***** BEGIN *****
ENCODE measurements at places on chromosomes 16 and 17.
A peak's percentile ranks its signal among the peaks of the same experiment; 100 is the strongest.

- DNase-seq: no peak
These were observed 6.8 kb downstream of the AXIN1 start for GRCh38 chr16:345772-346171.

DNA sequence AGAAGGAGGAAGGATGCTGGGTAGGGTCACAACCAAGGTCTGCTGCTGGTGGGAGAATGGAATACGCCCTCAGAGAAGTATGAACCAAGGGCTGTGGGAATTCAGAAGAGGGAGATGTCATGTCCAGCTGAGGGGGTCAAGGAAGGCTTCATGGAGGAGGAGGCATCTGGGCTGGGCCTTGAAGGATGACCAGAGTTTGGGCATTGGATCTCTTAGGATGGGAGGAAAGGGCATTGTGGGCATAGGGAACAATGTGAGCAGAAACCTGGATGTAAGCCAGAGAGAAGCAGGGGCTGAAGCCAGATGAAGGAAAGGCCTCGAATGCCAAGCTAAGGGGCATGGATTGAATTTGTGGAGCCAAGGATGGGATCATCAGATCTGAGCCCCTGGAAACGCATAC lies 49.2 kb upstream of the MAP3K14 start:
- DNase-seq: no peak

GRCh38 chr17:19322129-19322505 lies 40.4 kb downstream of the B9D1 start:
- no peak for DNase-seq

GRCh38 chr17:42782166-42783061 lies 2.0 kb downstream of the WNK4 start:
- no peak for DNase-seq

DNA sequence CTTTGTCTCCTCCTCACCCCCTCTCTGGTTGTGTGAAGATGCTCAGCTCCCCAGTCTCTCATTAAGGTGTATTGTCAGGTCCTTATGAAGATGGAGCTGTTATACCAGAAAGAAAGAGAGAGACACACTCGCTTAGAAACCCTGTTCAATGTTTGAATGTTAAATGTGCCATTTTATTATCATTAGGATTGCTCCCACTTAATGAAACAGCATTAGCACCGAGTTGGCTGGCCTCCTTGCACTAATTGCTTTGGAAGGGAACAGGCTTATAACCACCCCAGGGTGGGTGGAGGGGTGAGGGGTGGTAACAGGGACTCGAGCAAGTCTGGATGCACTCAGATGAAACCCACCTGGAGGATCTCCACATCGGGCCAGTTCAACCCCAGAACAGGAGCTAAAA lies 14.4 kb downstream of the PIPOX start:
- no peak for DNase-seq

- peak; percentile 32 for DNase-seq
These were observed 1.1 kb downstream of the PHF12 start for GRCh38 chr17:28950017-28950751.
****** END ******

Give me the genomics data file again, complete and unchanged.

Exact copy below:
ENCODE measurements at places on chromosomes 16 and 17.
A peak's percentile ranks its signal among the peaks of the same experiment; 100 is the strongest.

- DNase-seq: no peak
These were observed 6.8 kb downstream of the AXIN1 start for GRCh38 chr16:345772-346171.

DNA sequence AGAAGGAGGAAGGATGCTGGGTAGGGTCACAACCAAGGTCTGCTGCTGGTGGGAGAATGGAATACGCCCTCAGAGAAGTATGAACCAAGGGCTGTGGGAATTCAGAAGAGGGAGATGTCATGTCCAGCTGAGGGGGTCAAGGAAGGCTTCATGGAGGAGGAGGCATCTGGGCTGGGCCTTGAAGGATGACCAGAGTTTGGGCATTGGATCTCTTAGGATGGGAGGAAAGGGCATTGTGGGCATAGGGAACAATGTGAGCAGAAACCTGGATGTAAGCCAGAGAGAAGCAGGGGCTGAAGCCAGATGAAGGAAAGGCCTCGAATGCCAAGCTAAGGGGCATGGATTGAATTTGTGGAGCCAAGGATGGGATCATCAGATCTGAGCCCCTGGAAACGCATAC lies 49.2 kb upstream of the MAP3K14 start:
- DNase-seq: no peak

GRCh38 chr17:19322129-19322505 lies 40.4 kb downstream of the B9D1 start:
- no peak for DNase-seq

GRCh38 chr17:42782166-42783061 lies 2.0 kb downstream of the WNK4 start:
- no peak for DNase-seq

DNA sequence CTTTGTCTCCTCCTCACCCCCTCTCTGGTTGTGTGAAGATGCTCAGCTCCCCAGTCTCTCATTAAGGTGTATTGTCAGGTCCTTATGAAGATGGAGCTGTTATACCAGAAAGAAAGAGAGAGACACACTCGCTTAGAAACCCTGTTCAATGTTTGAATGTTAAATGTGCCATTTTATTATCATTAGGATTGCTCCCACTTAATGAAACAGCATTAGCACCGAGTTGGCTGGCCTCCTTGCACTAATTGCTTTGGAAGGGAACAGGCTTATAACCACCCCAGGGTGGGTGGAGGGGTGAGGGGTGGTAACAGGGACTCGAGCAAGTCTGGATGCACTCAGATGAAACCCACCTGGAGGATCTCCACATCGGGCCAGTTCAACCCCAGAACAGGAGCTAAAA lies 14.4 kb downstream of the PIPOX start:
- no peak for DNase-seq

- peak; percentile 32 for DNase-seq
These were observed 1.1 kb downstream of the PHF12 start for GRCh38 chr17:28950017-28950751.